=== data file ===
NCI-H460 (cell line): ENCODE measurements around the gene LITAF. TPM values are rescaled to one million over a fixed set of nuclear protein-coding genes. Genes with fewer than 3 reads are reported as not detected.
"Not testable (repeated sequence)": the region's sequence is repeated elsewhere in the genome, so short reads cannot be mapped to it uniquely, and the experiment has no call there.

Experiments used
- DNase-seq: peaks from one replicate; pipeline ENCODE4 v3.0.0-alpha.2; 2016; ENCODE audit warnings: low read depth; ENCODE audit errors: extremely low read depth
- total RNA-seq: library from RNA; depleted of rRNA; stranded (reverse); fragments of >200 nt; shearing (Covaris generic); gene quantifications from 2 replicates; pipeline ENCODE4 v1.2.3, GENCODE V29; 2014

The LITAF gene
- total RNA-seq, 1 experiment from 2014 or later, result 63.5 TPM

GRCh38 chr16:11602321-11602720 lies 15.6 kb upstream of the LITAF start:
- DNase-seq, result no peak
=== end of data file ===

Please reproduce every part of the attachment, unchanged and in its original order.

NCI-H460 (cell line): ENCODE measurements around the gene LITAF. TPM values are rescaled to one million over a fixed set of nuclear protein-coding genes. Genes with fewer than 3 reads are reported as not detected.
"Not testable (repeated sequence)": the region's sequence is repeated elsewhere in the genome, so short reads cannot be mapped to it uniquely, and the experiment has no call there.

Experiments used
- DNase-seq: peaks from one replicate; pipeline ENCODE4 v3.0.0-alpha.2; 2016; ENCODE audit warnings: low read depth; ENCODE audit errors: extremely low read depth
- total RNA-seq: library from RNA; depleted of rRNA; stranded (reverse); fragments of >200 nt; shearing (Covaris generic); gene quantifications from 2 replicates; pipeline ENCODE4 v1.2.3, GENCODE V29; 2014

The LITAF gene
- total RNA-seq, 1 experiment from 2014 or later, result 63.5 TPM

GRCh38 chr16:11602321-11602720 lies 15.6 kb upstream of the LITAF start:
- DNase-seq, result no peak